Let’s Talk About the Weather

A fountain on Grand Parade street in Cork, Ireland, with snow on the ground and the edges of the fountain.

A place from my fevered summer dreams?

 

If you ever find yourself in Ireland with nothing to talk about, the weather is always a safe bet. Whether the weather is “lashing” (raining hard) or “roasting” (a bit warm), people are generally willing to jump on board with your pronouncements. The trick is you have to agree with whatever is said. I once failed to do that and, I’m pretty sure, the neighbourhood had a meeting to decide whether or not to ring the Gardaí. I later confessed my error to friends on Facebook.

 

“Broke a rule in Ireland today.
A woman said the weather was terrible,
I said it wasn’t that bad.
#socialpariah”

 

In 2015 Storm Desmond, a fearsome name if ever there was one, ravaged the Emerald Isle. Intrepid reporter Teresa Mannion was on the scene in Galway, urging people to stay safe. Or more specifically, warning “Don’t make unnecessary journeys. Don’t take risks on treacherous roads!” The Irish flare for drama and storytelling was on full display and the Internet responded accordingly. A remix was made from the broadcast, as well as a slightly more malicious go in which someone made it appear as if a flying stop sign had knocked Ms. Mannion over. The second video was shared numerous times as an initial flare up of Internet fame, then revived two years later when it was shared by both Snoop Dogg and 50 Cent. (More friendly remix version below.)

 

 

No Teresa Mannions were harmed in the making of this video.

 

More recently, Hurricane Ophelia knocked our fair isle about. While I don’t want to dwell on the damage and, sadly, the lives lost, it was a worrisome time. Being from California, earthquakes are something I tend to sleep through. Storms, however, can be quite frightening. It doesn’t help that my bedroom is on the top floor under the sloped roof of the house, and there’s a skylight that can be opened. I mean, it’s pretty neat when there’s, say, a supermoon, but more than a little disconcerting when a hurricane is bearing down.

 

At least something good came of the storm.
Can’t see the embedded post? Click here for a screenshot.

 

What’s currently happening is summer. And sunshine. LOADS and LOADS of sunshine. Some people are understandably happy about this. Goodness knows there have been years when we’ve had no summer whatsoever. The problem is that it’s too much of a good thing. Ireland is emerald precisely because of all the rain it receives. So when there isn’t a good solid rain for months on end, things start to get a little parched.

On the upside, the drying grasses have revealed all sorts of archaeological wonders. Two new henges near the famous Newgrange passage tomb were discovered using a drone. Mythical Ireland founder Anthony Murphy and Ken Williams of Shadows & Stone photography couldn’t believe their luck. It’s been all over the news, but you can read what they have to say on the Mythical Ireland website.

 

Can’t see the video? Click here.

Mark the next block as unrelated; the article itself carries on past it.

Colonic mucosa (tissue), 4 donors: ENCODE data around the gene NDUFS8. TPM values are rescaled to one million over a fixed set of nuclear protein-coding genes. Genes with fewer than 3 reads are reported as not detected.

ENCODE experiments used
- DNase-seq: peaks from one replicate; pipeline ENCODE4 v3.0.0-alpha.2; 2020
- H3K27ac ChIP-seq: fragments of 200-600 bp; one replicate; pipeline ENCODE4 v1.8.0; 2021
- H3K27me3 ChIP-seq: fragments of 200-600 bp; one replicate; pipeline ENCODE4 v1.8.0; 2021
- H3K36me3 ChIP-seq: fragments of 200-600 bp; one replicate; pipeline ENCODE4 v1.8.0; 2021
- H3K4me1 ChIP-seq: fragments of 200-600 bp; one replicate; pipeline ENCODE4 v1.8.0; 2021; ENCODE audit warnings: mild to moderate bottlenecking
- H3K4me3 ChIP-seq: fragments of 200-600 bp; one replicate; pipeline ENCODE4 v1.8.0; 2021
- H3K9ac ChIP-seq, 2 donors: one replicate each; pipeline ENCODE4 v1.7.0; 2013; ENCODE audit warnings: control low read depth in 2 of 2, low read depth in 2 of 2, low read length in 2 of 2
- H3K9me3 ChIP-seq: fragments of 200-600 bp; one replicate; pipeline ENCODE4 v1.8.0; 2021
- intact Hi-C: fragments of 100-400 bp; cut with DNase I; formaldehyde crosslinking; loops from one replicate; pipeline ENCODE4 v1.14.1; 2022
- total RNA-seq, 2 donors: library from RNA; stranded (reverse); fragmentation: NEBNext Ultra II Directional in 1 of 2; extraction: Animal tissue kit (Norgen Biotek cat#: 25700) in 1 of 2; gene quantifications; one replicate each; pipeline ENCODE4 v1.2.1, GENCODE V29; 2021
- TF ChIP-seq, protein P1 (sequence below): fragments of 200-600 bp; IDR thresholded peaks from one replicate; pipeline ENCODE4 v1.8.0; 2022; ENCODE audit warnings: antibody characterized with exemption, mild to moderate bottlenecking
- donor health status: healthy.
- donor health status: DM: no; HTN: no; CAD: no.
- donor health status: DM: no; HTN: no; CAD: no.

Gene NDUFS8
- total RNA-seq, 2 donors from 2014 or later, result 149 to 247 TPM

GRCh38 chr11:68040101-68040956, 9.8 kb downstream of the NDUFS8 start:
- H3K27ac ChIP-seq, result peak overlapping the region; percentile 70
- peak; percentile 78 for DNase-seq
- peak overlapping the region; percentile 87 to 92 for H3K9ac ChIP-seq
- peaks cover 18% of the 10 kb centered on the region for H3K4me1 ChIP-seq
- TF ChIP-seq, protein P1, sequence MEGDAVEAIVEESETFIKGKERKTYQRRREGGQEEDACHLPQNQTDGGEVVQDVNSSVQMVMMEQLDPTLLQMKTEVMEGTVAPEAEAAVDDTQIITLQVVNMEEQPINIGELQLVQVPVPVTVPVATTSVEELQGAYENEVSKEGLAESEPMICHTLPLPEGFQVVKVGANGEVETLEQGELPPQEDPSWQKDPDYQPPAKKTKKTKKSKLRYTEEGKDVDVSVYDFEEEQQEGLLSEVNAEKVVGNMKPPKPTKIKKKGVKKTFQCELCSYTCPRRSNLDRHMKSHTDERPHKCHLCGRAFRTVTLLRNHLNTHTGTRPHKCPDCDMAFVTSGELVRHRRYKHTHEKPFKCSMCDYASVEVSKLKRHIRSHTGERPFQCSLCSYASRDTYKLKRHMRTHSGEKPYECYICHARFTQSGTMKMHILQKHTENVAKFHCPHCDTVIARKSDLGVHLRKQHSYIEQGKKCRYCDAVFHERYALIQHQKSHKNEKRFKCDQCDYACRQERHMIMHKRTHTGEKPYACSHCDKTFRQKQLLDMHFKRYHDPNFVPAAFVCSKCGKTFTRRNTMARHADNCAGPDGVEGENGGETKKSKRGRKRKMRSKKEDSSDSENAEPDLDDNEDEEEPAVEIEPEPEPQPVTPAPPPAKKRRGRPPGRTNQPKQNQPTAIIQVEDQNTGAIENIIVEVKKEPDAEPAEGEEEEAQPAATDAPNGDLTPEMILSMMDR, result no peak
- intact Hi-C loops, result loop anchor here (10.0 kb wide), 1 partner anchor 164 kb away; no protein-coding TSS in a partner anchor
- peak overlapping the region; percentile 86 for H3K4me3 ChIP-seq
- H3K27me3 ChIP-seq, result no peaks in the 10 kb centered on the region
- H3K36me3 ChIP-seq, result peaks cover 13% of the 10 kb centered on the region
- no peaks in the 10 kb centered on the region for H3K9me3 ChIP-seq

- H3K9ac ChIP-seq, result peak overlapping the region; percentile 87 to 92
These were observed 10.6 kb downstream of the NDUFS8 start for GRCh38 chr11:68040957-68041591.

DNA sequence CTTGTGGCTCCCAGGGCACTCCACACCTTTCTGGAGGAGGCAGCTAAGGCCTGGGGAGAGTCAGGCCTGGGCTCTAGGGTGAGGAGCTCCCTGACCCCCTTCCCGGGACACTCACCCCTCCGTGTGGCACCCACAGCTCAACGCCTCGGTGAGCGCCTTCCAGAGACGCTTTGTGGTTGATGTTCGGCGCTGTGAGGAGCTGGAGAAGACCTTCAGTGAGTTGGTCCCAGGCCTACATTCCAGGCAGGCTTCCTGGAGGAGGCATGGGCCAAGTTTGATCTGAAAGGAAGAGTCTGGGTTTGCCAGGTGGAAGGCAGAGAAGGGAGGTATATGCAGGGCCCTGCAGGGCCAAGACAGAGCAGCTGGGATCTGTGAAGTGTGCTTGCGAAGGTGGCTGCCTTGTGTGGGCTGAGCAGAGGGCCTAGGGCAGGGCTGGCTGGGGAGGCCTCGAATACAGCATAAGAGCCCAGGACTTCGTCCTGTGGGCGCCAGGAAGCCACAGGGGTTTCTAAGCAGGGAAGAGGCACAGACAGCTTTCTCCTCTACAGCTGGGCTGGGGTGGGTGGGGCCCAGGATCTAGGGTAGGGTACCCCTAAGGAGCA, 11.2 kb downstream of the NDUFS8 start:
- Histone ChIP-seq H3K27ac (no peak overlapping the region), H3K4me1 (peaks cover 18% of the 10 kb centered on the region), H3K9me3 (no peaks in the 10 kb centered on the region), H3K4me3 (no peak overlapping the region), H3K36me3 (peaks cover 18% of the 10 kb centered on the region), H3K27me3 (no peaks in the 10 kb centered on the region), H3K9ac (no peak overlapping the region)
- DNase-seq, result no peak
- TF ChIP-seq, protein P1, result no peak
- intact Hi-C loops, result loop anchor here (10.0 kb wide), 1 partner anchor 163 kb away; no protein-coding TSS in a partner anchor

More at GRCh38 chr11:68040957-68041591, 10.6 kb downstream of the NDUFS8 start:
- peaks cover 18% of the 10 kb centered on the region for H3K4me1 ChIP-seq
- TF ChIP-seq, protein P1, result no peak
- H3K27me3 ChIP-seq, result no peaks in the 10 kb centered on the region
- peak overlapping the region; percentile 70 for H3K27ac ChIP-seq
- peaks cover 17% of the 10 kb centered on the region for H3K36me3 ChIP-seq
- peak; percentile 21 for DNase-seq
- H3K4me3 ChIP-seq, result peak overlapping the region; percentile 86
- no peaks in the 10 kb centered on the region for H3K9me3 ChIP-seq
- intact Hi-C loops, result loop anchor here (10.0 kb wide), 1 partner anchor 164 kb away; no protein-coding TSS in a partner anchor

Here in Cork the discoveries haven’t been quite as momentous. Still, the doggy and I did have a wondrous moment of our own recently, at the foot of St. Fin Barre’s Cathedral. Gravestones have been moved or rearranged at many local churches. Some are so old that the engraving is illegible. I’m not sure why some get moved and some remain in place. Often they end up upright alongside the footpaths on the church grounds, delineating the walkways. Some even end up as paving stones. I don’t know if the occupants of the tombs get moved, as well, or if they are left to truly rest in peace.

As I understand it, when botanical irregularities give up the secrets of the archaeological, or even ancient architectural, wonders, it can be caused by a few different things. Sometimes it’s an indication that stones and structures remain in situ, with topsoil simply being thinner in those spots. In other cases, it can be a case of soil compression that makes it harder for moisture to penetrate. I think aeration is also a factor, but don’t quote me.

When the pupper and I were out visiting St. Fin Barre’s I noticed several thirsty looking patches of grass. I got very excited for a minute, feeling as if I’d made an amazing discovery. Probably something that no one else had noticed and that would land me on the news as Amateur Archaeologist of the Decade! (Sadly not a real thing.) Gobi, of course, only cared if it smelled like something he wanted to roll in. Got to have priorities.

 

A panoramic view of a grassy area around the back of St. Fin Barre's Cathedral in Cork. The grass is looking thirsty and many brown patches reveal where gravestones used to be present.

 

In any case, I’m mostly stuck inside doing the academic thing. It’s a good thing I have the doggy to drag me out into the fresh air and force me to be social now and then. Else how would I make such stunning observations?

Whatever the weather in your neck of the woods, I hope you’re enjoying it, staying safe, and keeping well hydrated. Find me on social media and let me know if you’ve made any stunning discoveries lately!

#sunscreen

 

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